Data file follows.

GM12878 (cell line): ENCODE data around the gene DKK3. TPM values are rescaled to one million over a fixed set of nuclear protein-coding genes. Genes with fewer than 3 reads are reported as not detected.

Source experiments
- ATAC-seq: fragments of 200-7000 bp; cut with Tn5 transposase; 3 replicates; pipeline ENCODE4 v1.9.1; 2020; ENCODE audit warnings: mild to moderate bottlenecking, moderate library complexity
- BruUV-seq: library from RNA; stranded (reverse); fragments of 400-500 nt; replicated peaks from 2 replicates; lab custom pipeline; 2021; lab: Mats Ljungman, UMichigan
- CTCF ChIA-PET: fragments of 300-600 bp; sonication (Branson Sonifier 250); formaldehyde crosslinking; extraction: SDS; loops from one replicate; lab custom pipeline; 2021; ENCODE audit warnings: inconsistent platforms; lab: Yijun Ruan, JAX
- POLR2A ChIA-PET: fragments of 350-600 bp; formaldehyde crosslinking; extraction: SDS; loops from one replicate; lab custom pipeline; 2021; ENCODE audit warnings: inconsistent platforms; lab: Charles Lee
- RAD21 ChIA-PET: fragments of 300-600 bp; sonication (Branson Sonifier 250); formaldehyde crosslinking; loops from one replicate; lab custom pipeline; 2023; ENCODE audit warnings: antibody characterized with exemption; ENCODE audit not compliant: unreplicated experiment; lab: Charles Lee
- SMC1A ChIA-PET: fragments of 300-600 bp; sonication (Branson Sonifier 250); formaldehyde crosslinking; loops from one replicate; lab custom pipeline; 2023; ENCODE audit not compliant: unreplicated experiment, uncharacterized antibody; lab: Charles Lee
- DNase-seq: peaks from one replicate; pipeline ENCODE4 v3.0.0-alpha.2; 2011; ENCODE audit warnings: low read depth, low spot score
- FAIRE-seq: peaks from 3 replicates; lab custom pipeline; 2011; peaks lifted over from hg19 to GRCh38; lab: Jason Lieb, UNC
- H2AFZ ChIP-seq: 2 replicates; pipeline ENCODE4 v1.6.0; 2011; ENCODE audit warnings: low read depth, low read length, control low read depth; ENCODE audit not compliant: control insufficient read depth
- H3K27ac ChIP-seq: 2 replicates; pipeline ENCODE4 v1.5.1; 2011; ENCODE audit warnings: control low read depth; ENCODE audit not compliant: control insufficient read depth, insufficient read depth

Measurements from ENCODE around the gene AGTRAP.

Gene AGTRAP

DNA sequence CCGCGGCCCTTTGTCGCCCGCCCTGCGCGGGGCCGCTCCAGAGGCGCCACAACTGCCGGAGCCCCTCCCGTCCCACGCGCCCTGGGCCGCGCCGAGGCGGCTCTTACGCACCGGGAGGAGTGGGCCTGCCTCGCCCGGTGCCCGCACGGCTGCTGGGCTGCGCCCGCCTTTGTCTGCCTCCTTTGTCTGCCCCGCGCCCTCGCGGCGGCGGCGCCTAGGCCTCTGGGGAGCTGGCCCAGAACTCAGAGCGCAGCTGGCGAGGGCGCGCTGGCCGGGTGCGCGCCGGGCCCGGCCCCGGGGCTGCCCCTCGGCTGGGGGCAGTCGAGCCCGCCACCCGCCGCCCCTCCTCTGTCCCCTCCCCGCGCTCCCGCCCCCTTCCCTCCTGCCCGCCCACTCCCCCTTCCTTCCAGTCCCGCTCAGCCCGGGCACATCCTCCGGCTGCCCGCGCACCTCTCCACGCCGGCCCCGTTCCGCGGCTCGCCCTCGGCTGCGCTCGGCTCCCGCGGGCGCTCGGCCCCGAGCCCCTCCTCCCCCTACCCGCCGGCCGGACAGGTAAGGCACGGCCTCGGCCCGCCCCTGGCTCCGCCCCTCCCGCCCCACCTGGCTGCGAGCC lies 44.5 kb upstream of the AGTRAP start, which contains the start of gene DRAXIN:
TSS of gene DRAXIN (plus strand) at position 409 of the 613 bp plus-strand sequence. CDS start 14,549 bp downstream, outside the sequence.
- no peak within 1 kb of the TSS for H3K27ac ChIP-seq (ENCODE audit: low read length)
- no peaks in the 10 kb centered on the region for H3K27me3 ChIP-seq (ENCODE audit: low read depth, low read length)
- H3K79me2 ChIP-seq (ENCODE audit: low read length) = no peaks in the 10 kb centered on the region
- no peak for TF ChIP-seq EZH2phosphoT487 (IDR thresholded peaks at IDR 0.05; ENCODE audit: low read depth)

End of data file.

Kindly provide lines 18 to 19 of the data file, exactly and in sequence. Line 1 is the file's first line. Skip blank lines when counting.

- no peaks in the 10 kb centered on the region for H3K27me3 ChIP-seq (ENCODE audit: low read depth, low read length)
- H3K79me2 ChIP-seq (ENCODE audit: low read length) = no peaks in the 10 kb centered on the region